The development of the relationship between auditory and visual neural sensitivity and autonomic arousal from 6 m to 12 m

Article


Daubney, K., Suata, Z., Marriott Haresign, I., Thomas, M., Kushnerenko, E. and Wass, S. V. 2023. The development of the relationship between auditory and visual neural sensitivity and autonomic arousal from 6 m to 12 m. Developmental Cognitive Neuroscience. 63 (Art. 101289). https://doi.org/10.1016/j.dcn.2023.101289
AuthorsDaubney, K., Suata, Z., Marriott Haresign, I., Thomas, M., Kushnerenko, E. and Wass, S. V.
Abstract

The differential sensitivity hypothesis argues that environmental sensitivity has the bivalent effect of predisposing individuals to both the risk-inducing and development-enhancing influences of early social environments. However, the hypothesis requires that this variation in environmental sensitivity be general across domains. In this study, we focused on neural sensitivity and autonomic arousal to test domain generality. Neural sensitivity can be assessed by correlating measures of perceptual sensitivity, as indexed by event-related potentials (ERP) in electrophysiology. The sensitivity of autonomic arousal can be tested via heart rate changes. Domain generality was tested by comparing associations in perceptual sensitivity across auditory and visual domains, and associations between sensitivity in sensory domains and heart rate. We contrasted ERP components in auditory (P3) and visual (P1, N290 and P4) detection-of-difference tasks for N = 68 infants longitudinally at 6 and 12 months of age. Domain generality should produce correlated individual differences in sensitivity across the two modalities, with higher levels of autonomic arousal associating with increased perceptual sensitivity. Having controlled for multiple comparisons, at 6 months of age, the difference in amplitude of the P3 component evoked in response to standard and deviant tones correlated with the difference in amplitude of the P1 N290 and P4 face-sensitive components evoked in response to fearful and neutral faces. However, this correlation was not found at 12 months of age. Similarly, autonomic arousal correlated with neural sensitivity at 6 months but not at 12 months. The results suggest bottom-up neural perceptual sensitivity is domain-general across auditory and visual domains and is related to autonomic arousal at 6 months but not at 12 months of age. We interpret the development of the association of these markers of ES within a neuroconstructivist framework and with respect to the concept of interactive specialisation. By 12 months of age, more experience of visual processing may have led to top-down endogenous attention mechanisms that process visual information in a way that no longer associates with automatic auditory perceptual sensitivity.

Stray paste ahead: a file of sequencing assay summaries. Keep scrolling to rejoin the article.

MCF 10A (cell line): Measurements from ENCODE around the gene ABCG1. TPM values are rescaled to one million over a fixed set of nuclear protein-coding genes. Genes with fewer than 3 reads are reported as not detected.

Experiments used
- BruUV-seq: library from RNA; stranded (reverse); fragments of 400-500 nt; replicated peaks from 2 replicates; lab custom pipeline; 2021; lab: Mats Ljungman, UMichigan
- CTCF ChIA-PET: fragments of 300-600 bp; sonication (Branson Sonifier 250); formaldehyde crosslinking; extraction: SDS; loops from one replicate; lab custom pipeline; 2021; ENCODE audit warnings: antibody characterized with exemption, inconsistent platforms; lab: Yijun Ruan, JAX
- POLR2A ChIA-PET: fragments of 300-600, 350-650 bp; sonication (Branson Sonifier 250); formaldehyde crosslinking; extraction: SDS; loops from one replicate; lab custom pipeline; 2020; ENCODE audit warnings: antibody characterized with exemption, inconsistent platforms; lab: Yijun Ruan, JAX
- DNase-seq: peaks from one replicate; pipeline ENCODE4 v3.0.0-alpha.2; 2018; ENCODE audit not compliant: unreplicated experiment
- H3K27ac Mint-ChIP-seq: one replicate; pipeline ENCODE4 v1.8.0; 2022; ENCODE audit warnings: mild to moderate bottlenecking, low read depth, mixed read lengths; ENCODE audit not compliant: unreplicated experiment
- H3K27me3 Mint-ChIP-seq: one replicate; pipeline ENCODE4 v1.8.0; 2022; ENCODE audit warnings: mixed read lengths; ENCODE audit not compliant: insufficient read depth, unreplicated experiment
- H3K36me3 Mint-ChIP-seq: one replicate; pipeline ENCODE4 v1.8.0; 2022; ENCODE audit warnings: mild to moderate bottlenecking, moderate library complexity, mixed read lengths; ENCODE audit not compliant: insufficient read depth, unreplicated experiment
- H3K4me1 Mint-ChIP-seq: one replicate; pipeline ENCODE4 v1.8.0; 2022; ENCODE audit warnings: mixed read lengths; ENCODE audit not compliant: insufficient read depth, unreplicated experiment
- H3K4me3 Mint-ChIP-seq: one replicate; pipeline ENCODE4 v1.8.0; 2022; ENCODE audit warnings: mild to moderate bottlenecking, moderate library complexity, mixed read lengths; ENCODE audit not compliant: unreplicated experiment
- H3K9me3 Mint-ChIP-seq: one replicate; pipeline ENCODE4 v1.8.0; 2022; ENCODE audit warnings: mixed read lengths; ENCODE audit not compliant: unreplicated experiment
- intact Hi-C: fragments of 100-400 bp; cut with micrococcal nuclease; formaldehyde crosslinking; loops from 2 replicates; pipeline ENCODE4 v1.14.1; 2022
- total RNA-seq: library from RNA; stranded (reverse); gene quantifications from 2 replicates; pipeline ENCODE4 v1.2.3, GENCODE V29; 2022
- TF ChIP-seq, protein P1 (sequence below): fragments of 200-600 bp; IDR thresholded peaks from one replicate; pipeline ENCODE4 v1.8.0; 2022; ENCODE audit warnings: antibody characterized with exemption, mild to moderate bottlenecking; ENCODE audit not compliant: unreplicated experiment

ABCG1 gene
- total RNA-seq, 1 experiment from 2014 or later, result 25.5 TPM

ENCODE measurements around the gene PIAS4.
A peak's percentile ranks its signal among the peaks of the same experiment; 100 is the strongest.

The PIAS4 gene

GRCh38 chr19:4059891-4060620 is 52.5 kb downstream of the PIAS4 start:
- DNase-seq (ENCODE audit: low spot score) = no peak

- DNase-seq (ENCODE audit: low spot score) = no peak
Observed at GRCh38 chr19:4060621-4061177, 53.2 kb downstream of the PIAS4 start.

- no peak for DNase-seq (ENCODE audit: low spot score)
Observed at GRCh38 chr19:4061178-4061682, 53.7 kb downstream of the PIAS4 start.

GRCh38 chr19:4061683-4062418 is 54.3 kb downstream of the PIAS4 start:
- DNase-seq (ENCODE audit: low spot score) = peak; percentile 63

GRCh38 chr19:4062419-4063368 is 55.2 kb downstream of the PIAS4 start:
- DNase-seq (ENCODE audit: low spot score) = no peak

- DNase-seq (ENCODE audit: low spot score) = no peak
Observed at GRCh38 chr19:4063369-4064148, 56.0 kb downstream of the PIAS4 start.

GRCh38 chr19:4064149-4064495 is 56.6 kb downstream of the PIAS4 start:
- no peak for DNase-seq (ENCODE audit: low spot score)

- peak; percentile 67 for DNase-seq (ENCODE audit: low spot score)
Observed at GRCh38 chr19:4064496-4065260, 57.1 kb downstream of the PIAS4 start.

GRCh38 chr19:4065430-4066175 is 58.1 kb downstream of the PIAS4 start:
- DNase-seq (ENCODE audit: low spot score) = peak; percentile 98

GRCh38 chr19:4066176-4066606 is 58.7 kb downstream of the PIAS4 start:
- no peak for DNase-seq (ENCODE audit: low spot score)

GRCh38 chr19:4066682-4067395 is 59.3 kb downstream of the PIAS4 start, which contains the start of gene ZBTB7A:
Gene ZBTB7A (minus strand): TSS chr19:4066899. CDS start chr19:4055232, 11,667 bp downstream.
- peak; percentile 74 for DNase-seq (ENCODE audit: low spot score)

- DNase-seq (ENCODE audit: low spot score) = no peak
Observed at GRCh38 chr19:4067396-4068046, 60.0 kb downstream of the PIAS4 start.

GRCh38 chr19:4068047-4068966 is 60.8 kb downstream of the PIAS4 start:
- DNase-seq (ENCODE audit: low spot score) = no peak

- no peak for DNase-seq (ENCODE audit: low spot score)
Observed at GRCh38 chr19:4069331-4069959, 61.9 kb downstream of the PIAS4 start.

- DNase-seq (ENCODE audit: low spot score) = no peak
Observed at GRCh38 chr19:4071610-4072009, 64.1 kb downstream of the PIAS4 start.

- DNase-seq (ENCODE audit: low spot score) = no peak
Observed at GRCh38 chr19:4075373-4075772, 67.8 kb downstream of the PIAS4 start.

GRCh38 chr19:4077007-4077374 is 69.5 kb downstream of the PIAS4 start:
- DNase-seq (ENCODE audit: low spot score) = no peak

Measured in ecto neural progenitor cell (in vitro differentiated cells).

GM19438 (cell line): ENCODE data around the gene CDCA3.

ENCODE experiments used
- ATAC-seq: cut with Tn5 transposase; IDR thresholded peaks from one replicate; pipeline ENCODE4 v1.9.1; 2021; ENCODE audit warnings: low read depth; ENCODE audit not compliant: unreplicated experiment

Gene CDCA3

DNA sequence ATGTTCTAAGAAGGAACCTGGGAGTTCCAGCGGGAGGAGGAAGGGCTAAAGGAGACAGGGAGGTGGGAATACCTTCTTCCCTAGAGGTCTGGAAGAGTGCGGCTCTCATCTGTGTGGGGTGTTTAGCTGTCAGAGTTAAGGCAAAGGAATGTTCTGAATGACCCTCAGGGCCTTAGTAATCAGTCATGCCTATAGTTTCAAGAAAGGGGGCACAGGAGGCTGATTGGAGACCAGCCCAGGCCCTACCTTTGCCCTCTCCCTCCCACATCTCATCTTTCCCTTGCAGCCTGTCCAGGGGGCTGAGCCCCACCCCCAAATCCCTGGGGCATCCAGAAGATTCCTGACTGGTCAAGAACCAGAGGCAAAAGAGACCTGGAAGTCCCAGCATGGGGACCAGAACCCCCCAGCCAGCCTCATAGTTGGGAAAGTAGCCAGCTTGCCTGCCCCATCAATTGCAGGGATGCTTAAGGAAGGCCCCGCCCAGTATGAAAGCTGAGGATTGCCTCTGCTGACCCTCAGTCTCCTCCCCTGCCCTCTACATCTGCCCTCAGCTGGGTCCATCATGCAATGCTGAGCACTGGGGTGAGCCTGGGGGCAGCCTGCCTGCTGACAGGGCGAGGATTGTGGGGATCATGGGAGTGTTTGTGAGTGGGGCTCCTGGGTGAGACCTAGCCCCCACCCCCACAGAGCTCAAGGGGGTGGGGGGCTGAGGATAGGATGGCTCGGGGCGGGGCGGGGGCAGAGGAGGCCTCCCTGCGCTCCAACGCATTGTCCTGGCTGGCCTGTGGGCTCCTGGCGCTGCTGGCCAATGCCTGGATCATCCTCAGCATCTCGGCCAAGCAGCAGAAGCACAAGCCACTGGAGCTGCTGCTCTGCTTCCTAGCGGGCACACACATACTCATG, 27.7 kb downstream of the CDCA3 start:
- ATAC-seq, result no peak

JournalDevelopmental Cognitive Neuroscience
Journal citation63 (Art. 101289)
ISSN1878-9293
Year2023
PublisherElsevier
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Digital Object Identifier (DOI)https://doi.org/10.1016/j.dcn.2023.101289
Publication dates
Online17 Aug 2023
PrintOct 2023
Publication process dates
Accepted08 Aug 2023
Deposited21 Aug 2023
FunderEconomic and Social Research Council (ESRC)
Copyright holder© 2023, The Authors
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